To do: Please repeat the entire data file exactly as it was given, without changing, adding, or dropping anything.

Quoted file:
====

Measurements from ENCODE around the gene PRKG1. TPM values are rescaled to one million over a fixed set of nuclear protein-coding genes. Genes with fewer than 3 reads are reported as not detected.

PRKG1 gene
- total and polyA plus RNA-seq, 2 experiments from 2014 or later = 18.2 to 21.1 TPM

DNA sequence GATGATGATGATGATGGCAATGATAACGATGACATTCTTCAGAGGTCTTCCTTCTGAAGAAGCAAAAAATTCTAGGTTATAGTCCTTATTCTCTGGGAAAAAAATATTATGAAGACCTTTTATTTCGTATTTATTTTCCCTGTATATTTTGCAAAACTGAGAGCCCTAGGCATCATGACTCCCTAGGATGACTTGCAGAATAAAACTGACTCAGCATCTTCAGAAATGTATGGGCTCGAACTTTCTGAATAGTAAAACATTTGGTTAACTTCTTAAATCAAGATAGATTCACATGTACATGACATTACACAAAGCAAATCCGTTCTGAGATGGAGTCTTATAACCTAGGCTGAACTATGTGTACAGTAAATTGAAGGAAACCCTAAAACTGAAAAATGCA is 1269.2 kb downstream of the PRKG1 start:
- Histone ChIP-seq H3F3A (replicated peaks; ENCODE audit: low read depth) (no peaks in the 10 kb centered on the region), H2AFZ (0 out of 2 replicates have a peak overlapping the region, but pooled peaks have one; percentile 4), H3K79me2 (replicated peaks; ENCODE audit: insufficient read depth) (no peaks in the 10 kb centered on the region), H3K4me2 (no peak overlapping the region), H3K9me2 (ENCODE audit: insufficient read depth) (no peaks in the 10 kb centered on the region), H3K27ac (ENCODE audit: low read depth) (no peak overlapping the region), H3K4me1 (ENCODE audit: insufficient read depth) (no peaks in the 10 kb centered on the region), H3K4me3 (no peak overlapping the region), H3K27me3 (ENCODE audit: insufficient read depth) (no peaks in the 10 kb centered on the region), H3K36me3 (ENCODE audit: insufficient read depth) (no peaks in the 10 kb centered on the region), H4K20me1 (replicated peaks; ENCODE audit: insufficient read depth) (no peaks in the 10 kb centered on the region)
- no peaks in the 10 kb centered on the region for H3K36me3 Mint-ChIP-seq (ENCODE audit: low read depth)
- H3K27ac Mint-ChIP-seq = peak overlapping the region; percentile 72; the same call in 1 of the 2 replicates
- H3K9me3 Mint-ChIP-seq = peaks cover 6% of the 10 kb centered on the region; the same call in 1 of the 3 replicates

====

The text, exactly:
Measurements from ENCODE around the gene PRKG1. TPM values are rescaled to one million over a fixed set of nuclear protein-coding genes. Genes with fewer than 3 reads are reported as not detected.

PRKG1 gene
- total and polyA plus RNA-seq, 2 experiments from 2014 or later = 18.2 to 21.1 TPM

DNA sequence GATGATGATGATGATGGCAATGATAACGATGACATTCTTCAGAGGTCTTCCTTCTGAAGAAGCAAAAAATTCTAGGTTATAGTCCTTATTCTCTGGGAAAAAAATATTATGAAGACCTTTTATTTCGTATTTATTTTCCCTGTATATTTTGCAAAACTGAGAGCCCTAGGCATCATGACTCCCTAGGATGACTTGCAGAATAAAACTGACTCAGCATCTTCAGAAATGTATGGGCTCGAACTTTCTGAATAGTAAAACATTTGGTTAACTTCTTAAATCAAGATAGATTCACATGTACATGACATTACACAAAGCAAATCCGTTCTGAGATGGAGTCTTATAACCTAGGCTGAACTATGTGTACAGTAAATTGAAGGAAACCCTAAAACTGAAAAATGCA is 1269.2 kb downstream of the PRKG1 start:
- Histone ChIP-seq H3F3A (replicated peaks; ENCODE audit: low read depth) (no peaks in the 10 kb centered on the region), H2AFZ (0 out of 2 replicates have a peak overlapping the region, but pooled peaks have one; percentile 4), H3K79me2 (replicated peaks; ENCODE audit: insufficient read depth) (no peaks in the 10 kb centered on the region), H3K4me2 (no peak overlapping the region), H3K9me2 (ENCODE audit: insufficient read depth) (no peaks in the 10 kb centered on the region), H3K27ac (ENCODE audit: low read depth) (no peak overlapping the region), H3K4me1 (ENCODE audit: insufficient read depth) (no peaks in the 10 kb centered on the region), H3K4me3 (no peak overlapping the region), H3K27me3 (ENCODE audit: insufficient read depth) (no peaks in the 10 kb centered on the region), H3K36me3 (ENCODE audit: insufficient read depth) (no peaks in the 10 kb centered on the region), H4K20me1 (replicated peaks; ENCODE audit: insufficient read depth) (no peaks in the 10 kb centered on the region)
- no peaks in the 10 kb centered on the region for H3K36me3 Mint-ChIP-seq (ENCODE audit: low read depth)
- H3K27ac Mint-ChIP-seq = peak overlapping the region; percentile 72; the same call in 1 of the 2 replicates
- H3K9me3 Mint-ChIP-seq = peaks cover 6% of the 10 kb centered on the region; the same call in 1 of the 3 replicates